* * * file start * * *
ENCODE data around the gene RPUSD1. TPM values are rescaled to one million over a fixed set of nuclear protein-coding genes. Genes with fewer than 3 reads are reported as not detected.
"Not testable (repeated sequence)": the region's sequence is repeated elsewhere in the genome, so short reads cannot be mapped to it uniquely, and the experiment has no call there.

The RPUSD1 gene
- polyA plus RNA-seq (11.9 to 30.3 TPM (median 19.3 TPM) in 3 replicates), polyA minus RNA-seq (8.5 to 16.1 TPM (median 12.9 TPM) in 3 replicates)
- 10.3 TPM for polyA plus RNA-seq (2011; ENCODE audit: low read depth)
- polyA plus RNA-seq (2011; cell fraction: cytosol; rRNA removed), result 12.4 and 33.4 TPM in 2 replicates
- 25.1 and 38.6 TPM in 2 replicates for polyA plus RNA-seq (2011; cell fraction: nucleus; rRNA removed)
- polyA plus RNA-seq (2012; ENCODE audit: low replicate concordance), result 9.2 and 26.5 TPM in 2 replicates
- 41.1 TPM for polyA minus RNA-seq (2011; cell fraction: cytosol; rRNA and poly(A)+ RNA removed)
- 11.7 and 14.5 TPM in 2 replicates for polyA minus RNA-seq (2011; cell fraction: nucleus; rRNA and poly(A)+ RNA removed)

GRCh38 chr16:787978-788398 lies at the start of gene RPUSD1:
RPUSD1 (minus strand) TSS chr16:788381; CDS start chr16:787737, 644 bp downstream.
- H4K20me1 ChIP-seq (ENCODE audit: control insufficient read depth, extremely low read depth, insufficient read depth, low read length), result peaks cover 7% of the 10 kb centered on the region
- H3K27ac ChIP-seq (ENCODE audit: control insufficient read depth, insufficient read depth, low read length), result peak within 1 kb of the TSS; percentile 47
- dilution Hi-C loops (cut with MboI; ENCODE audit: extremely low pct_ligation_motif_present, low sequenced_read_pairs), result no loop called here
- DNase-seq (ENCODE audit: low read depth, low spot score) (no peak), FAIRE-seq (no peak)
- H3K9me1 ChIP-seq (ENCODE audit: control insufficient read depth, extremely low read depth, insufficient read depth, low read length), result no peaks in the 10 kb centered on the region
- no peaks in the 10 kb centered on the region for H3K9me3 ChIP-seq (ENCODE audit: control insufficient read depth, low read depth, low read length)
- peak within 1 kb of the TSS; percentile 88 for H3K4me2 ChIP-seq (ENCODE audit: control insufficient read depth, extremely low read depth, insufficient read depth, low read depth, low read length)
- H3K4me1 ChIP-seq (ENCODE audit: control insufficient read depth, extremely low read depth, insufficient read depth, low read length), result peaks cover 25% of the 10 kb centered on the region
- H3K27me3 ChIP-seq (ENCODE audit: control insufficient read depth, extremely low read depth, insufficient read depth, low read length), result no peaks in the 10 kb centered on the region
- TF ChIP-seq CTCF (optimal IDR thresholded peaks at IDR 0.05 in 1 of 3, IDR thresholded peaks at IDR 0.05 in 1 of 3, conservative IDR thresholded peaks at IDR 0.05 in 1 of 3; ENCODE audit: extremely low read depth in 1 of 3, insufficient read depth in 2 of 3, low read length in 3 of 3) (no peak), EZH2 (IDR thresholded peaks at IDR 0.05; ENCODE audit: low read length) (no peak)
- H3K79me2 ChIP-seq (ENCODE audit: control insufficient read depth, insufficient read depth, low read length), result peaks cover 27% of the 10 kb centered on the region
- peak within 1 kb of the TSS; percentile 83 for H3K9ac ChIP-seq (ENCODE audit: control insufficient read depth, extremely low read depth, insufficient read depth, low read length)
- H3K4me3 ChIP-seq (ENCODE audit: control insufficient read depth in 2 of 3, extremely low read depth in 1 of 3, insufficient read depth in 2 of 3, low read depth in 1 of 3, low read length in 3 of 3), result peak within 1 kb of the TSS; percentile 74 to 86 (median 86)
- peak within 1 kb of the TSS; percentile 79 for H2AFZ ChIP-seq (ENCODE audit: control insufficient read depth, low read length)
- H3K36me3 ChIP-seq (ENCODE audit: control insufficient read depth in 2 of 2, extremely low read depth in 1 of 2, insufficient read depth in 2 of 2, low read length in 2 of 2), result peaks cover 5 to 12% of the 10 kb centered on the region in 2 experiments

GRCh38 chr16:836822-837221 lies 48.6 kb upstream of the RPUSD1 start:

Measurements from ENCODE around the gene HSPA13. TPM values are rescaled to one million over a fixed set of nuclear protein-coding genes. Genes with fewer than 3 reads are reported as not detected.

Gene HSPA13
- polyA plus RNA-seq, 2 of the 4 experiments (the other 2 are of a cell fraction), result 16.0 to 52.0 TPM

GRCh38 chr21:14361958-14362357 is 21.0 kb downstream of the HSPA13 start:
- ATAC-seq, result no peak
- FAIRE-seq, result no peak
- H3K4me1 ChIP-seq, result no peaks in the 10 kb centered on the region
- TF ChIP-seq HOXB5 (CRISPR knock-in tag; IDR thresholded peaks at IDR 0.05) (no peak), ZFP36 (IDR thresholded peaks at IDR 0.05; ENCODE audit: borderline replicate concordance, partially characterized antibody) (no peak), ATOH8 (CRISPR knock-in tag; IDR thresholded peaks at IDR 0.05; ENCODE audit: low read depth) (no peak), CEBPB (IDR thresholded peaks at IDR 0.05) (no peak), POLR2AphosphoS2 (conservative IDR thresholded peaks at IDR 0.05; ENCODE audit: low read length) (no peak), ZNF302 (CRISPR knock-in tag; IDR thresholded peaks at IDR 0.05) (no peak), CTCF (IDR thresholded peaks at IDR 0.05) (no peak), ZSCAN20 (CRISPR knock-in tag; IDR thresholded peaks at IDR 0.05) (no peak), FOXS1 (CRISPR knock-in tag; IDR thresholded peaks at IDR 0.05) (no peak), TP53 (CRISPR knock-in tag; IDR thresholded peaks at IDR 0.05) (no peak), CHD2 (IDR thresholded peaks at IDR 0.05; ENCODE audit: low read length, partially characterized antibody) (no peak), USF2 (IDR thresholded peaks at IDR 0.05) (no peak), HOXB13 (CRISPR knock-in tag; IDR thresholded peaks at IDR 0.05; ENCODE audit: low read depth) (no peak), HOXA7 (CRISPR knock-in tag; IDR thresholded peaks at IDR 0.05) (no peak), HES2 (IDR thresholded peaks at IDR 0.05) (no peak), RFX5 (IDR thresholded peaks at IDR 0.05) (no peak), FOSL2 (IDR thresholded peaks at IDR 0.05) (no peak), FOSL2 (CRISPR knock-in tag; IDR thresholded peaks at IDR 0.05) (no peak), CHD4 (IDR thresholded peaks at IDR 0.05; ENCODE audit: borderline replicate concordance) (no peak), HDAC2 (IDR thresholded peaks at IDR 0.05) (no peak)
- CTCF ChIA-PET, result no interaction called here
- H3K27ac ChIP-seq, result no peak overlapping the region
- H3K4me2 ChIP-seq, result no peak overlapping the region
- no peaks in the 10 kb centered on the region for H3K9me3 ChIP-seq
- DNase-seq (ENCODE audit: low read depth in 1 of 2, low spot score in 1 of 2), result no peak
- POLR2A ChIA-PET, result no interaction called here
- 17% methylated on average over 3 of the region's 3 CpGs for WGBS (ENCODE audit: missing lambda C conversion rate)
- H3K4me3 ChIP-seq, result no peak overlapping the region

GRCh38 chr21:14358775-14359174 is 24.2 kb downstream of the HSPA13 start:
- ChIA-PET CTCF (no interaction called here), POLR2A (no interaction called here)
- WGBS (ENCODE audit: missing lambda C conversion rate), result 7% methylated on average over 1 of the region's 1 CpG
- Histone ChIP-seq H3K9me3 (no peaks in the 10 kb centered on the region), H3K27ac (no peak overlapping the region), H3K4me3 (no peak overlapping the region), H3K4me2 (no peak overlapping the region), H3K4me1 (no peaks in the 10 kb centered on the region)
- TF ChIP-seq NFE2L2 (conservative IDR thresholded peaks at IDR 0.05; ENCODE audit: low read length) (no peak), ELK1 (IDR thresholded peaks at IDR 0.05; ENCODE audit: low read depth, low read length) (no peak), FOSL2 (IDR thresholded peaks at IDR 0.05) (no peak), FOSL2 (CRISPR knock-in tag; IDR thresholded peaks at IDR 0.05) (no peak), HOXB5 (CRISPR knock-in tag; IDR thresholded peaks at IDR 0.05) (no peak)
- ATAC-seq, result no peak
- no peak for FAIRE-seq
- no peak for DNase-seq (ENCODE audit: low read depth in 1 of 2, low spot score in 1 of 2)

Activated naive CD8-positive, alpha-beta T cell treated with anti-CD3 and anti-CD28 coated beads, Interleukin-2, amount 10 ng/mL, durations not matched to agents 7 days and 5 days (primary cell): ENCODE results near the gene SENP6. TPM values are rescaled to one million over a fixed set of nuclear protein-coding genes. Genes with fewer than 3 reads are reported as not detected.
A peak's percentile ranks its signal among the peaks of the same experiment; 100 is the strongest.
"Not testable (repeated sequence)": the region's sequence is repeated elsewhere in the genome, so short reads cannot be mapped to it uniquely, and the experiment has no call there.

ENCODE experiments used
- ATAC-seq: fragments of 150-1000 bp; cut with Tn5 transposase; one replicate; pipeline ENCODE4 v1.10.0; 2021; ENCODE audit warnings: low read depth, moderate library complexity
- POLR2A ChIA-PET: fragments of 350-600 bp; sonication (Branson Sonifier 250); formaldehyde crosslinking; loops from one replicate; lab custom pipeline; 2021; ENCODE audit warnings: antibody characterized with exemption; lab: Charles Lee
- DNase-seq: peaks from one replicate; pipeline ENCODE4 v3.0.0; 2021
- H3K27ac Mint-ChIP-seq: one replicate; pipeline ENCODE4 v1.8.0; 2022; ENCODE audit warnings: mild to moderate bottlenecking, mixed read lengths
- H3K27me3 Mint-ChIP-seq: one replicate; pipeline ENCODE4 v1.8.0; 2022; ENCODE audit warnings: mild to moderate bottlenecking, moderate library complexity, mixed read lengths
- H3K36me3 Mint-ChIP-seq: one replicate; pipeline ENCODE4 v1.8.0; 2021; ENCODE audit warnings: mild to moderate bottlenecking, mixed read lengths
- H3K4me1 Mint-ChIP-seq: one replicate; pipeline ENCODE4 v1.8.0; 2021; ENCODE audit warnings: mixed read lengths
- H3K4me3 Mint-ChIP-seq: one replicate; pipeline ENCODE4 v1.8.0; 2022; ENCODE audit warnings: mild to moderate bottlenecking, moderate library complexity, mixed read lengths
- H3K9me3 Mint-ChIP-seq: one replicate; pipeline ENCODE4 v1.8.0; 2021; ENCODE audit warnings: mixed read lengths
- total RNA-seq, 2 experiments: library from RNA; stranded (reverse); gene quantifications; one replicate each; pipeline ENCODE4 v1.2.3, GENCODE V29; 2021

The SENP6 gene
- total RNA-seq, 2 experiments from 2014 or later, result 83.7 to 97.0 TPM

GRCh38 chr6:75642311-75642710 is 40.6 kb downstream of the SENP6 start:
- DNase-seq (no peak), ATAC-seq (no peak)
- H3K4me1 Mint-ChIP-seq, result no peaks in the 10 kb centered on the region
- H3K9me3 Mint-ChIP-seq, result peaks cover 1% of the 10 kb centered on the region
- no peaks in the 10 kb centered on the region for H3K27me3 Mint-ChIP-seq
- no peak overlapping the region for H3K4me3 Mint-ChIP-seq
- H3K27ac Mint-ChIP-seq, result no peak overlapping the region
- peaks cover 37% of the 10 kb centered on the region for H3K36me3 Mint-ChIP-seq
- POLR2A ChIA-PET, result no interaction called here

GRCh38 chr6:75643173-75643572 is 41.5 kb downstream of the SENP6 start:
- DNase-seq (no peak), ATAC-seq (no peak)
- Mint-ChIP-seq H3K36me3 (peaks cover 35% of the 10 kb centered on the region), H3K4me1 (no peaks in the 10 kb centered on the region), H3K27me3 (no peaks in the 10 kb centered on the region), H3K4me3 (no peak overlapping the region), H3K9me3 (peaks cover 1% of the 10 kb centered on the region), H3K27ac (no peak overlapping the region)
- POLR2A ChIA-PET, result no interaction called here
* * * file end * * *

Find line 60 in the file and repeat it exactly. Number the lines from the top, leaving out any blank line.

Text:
- H3K27ac Mint-ChIP-seq: one replicate; pipeline ENCODE4 v1.8.0; 2022; ENCODE audit warnings: mild to moderate bottlenecking, mixed read lengths